Writing concisely and precisely is a common challenge for our pupils in improving the quality of their writing. In order to lead the way here, I’ve tried to model these qualities in our new literacy policy.
The policy, consisting of just nine words, is as follows:
- Question, read, review
- Talk, model, write
- Check, correct, improve
Question, read, review
This relates to the things I spoke about on the inset day and are within our study skills programme to do with reading for information. This is something which departments said they really struggled with: a class read something, whether individually or as part of a group, but are subsequently unable to pick out the key information.
I have been promoting the SQ3R method for this, which is as follows:
Skim read the text: identify the structure and the kind of information that you’re likely to find. Is this a text that we need to read? What will it enable us to do?
Question the text: ask questions that you hope to be able to answer after reading. I ask pupils to write these down at the top of the page.
Read the text: either aloud or as a class, whichever is appropriate. I ask pupils to underline difficult vocabulary and come back to it later.
Recall the text: refer back to the questions and test recall by answering them without referring back to your reading. Did you learn everything you hoped to learn?
Review the text: go back over any difficult sections of the text slowly. Decode difficult vocabulary. Now is the time to take notes relevant to any tasks which follow.
As well as this structured approach, pupils should be encouraged to think in a critical and evaluative way about texts they are reading. Teachers should prompt this by asking questions about the nature of the text before reading. Ideas for appropriate questions include asking about audience, intended purpose, potential bias, text structure/presentation and credibility of the author etc.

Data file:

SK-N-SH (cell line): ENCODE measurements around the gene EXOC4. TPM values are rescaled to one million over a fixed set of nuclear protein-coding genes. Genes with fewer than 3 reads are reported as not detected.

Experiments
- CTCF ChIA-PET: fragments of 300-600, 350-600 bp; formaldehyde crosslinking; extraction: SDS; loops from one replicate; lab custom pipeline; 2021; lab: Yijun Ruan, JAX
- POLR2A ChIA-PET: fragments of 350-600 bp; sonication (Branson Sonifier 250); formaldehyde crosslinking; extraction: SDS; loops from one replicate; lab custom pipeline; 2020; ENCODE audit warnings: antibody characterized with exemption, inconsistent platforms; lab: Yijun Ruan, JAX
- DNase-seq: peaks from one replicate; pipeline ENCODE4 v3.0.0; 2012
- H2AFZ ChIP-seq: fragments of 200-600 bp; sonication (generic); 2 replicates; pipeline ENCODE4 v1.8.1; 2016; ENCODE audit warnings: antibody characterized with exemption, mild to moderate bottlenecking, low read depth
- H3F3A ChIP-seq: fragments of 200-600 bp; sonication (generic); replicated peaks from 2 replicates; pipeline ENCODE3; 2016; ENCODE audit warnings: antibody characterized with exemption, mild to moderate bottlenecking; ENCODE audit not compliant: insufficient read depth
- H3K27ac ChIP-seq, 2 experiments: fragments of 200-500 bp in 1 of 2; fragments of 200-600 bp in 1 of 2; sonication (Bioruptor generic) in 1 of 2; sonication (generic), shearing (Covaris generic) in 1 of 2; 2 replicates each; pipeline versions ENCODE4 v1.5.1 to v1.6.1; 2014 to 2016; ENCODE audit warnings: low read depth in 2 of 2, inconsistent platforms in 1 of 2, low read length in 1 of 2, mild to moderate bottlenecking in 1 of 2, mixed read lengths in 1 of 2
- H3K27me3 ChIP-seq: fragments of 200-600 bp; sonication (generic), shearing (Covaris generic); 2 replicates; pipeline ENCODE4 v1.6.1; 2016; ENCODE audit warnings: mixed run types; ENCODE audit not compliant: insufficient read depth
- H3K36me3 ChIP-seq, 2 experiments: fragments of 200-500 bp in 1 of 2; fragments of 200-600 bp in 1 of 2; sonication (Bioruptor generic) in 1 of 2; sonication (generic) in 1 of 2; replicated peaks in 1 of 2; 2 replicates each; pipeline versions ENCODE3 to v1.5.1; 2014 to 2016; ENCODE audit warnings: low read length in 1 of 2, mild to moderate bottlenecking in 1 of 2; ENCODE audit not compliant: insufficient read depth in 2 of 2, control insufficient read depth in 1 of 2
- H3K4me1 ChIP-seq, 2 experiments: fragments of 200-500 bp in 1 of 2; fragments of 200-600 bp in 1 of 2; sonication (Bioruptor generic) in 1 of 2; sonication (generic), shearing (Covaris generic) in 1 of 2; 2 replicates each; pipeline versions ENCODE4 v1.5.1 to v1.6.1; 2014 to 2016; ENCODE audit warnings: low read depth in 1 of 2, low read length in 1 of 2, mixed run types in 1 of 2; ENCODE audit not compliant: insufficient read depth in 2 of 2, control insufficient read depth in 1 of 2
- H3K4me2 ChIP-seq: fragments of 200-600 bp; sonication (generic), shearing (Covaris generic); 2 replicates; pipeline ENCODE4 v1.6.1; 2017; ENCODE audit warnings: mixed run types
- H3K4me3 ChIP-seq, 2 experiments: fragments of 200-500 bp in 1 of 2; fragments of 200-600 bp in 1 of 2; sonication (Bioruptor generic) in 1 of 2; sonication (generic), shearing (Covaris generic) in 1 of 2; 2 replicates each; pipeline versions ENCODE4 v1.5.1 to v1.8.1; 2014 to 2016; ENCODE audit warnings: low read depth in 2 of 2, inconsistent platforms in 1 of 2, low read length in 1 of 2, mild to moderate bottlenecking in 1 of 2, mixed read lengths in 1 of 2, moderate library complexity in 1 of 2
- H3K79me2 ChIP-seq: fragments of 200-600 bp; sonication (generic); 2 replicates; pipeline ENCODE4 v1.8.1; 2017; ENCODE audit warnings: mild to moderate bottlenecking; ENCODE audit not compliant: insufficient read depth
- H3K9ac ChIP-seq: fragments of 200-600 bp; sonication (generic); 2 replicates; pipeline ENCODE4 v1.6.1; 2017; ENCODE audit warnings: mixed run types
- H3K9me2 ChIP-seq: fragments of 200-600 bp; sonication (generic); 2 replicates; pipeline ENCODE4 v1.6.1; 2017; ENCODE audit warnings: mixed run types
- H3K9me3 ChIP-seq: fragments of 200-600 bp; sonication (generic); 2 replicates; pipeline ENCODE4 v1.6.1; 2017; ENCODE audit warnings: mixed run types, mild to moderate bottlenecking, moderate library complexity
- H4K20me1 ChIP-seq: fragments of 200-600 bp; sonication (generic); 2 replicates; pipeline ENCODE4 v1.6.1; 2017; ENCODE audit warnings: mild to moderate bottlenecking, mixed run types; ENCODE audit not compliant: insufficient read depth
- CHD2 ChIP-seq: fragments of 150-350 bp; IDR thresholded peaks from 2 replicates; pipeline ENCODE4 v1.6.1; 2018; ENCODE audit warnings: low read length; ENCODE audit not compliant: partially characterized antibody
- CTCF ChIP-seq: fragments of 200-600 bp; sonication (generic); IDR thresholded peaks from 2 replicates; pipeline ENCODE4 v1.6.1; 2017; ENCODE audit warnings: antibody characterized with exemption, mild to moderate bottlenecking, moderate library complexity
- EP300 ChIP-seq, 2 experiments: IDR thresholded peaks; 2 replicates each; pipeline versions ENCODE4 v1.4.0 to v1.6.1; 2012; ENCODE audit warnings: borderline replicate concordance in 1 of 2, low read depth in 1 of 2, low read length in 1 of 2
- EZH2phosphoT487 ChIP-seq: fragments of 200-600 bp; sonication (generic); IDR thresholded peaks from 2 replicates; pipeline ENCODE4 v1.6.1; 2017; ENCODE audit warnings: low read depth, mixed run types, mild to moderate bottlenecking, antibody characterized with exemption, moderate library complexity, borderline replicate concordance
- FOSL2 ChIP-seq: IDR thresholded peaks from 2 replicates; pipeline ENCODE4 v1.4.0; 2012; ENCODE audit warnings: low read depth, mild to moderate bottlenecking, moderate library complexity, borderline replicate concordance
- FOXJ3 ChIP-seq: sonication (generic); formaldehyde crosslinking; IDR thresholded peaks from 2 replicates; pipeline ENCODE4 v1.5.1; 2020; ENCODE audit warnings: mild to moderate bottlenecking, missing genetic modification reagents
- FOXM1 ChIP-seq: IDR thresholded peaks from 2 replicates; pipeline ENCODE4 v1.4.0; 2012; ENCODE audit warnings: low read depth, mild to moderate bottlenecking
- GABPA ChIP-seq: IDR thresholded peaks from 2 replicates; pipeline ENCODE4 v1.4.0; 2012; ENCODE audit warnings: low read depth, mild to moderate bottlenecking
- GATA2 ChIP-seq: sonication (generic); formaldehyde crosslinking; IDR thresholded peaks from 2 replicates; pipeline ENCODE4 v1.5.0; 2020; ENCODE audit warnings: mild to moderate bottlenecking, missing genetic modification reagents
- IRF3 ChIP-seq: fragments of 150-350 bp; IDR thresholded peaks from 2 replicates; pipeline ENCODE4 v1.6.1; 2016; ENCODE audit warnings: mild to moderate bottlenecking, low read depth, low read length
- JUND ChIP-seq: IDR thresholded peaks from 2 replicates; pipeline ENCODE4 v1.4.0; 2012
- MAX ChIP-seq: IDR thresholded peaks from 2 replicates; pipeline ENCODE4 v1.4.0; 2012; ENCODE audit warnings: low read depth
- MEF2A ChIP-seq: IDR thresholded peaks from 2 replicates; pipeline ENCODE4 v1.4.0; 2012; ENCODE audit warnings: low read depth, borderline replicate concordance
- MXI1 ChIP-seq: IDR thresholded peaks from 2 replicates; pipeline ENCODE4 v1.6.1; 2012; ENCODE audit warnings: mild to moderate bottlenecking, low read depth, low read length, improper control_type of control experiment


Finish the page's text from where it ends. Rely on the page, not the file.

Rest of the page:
Talk, model, write
This refers back to the work on Talk4Writing, which began with the training day in November 2014. Since then, there has been far more modelling taking place to support writing. A reminder of this approach is illustrated in the image below:The basic premise is to build up confidence with target language, both at a word and sentence level, before incorporating this into modelled writing and, finally, independent work.
Check, correct, improve
The final triplet is designed to build on the success of our DIRT initiative, but also to encourage more proof-reading and redrafting. These are skills which we want pupils to display independently and so we need to help them structure this process in the first instance.
A piece of work must be proof-read before being handed to the teacher. Teachers should expect to see evidence that corrections are being made. Finally, we want to see pupils making improvements to their work, both before and after it has been marked. This includes reflecting on feedback, answering specific questions/tasks and redrafting work where appropriate.
…behind this policy is that we have chosen things that can and should be easily integrated into lessons across the curriculum, so that literacy is part of everyday practice rather than a bolt-on. I honestly believe that we could transform the literacy skills of pupils in our school if we were each consistent in doing these three things; there are no magic bullets unfortunately, and this is something we need to address each and every lesson.